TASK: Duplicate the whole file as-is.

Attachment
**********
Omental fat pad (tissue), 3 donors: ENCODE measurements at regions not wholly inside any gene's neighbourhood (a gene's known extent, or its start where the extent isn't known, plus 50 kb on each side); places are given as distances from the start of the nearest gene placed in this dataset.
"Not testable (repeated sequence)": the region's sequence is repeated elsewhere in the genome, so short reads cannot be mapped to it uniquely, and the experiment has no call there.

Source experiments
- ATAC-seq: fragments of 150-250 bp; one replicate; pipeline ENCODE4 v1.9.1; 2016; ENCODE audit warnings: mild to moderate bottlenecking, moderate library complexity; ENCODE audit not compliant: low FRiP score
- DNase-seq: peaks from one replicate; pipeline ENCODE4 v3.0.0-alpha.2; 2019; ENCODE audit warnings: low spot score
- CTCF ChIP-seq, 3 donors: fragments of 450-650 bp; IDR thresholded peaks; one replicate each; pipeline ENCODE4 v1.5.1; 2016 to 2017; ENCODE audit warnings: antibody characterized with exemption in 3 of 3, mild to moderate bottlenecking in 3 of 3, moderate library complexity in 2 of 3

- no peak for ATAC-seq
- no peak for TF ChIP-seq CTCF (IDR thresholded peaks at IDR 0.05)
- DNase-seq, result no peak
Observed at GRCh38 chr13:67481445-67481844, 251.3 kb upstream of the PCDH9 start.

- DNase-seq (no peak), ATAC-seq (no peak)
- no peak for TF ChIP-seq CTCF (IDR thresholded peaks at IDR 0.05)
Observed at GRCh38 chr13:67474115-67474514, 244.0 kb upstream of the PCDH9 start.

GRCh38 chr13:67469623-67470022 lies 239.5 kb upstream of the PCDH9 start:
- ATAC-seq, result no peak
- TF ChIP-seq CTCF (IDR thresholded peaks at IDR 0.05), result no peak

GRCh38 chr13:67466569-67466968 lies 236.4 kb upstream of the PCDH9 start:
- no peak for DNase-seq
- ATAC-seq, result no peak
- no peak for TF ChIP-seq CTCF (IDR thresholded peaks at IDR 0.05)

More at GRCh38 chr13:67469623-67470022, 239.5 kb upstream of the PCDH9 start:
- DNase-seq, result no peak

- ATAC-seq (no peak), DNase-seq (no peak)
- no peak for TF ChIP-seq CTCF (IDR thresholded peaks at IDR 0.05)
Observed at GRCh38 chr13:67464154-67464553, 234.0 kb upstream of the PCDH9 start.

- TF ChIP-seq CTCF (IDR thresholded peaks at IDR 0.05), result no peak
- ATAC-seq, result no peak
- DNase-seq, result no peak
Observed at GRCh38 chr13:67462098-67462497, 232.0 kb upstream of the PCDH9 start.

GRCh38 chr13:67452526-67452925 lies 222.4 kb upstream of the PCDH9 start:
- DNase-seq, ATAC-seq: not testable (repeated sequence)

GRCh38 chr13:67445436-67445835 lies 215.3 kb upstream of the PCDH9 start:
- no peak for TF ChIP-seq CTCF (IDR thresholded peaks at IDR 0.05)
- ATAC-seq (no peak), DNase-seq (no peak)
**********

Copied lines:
Omental fat pad (tissue), 3 donors: ENCODE measurements at regions not wholly inside any gene's neighbourhood (a gene's known extent, or its start where the extent isn't known, plus 50 kb on each side); places are given as distances from the start of the nearest gene placed in this dataset.
"Not testable (repeated sequence)": the region's sequence is repeated elsewhere in the genome, so short reads cannot be mapped to it uniquely, and the experiment has no call there.

Source experiments
- ATAC-seq: fragments of 150-250 bp; one replicate; pipeline ENCODE4 v1.9.1; 2016; ENCODE audit warnings: mild to moderate bottlenecking, moderate library complexity; ENCODE audit not compliant: low FRiP score
- DNase-seq: peaks from one replicate; pipeline ENCODE4 v3.0.0-alpha.2; 2019; ENCODE audit warnings: low spot score
- CTCF ChIP-seq, 3 donors: fragments of 450-650 bp; IDR thresholded peaks; one replicate each; pipeline ENCODE4 v1.5.1; 2016 to 2017; ENCODE audit warnings: antibody characterized with exemption in 3 of 3, mild to moderate bottlenecking in 3 of 3, moderate library complexity in 2 of 3

- no peak for ATAC-seq
- no peak for TF ChIP-seq CTCF (IDR thresholded peaks at IDR 0.05)
- DNase-seq, result no peak
Observed at GRCh38 chr13:67481445-67481844, 251.3 kb upstream of the PCDH9 start.

- DNase-seq (no peak), ATAC-seq (no peak)
- no peak for TF ChIP-seq CTCF (IDR thresholded peaks at IDR 0.05)
Observed at GRCh38 chr13:67474115-67474514, 244.0 kb upstream of the PCDH9 start.

GRCh38 chr13:67469623-67470022 lies 239.5 kb upstream of the PCDH9 start:
- ATAC-seq, result no peak
- TF ChIP-seq CTCF (IDR thresholded peaks at IDR 0.05), result no peak

GRCh38 chr13:67466569-67466968 lies 236.4 kb upstream of the PCDH9 start:
- no peak for DNase-seq
- ATAC-seq, result no peak
- no peak for TF ChIP-seq CTCF (IDR thresholded peaks at IDR 0.05)

More at GRCh38 chr13:67469623-67470022, 239.5 kb upstream of the PCDH9 start:
- DNase-seq, result no peak

- ATAC-seq (no peak), DNase-seq (no peak)
- no peak for TF ChIP-seq CTCF (IDR thresholded peaks at IDR 0.05)
Observed at GRCh38 chr13:67464154-67464553, 234.0 kb upstream of the PCDH9 start.

- TF ChIP-seq CTCF (IDR thresholded peaks at IDR 0.05), result no peak
- ATAC-seq, result no peak
- DNase-seq, result no peak
Observed at GRCh38 chr13:67462098-67462497, 232.0 kb upstream of the PCDH9 start.

GRCh38 chr13:67452526-67452925 lies 222.4 kb upstream of the PCDH9 start:
- DNase-seq, ATAC-seq: not testable (repeated sequence)

GRCh38 chr13:67445436-67445835 lies 215.3 kb upstream of the PCDH9 start:
- no peak for TF ChIP-seq CTCF (IDR thresholded peaks at IDR 0.05)
- ATAC-seq (no peak), DNase-seq (no peak)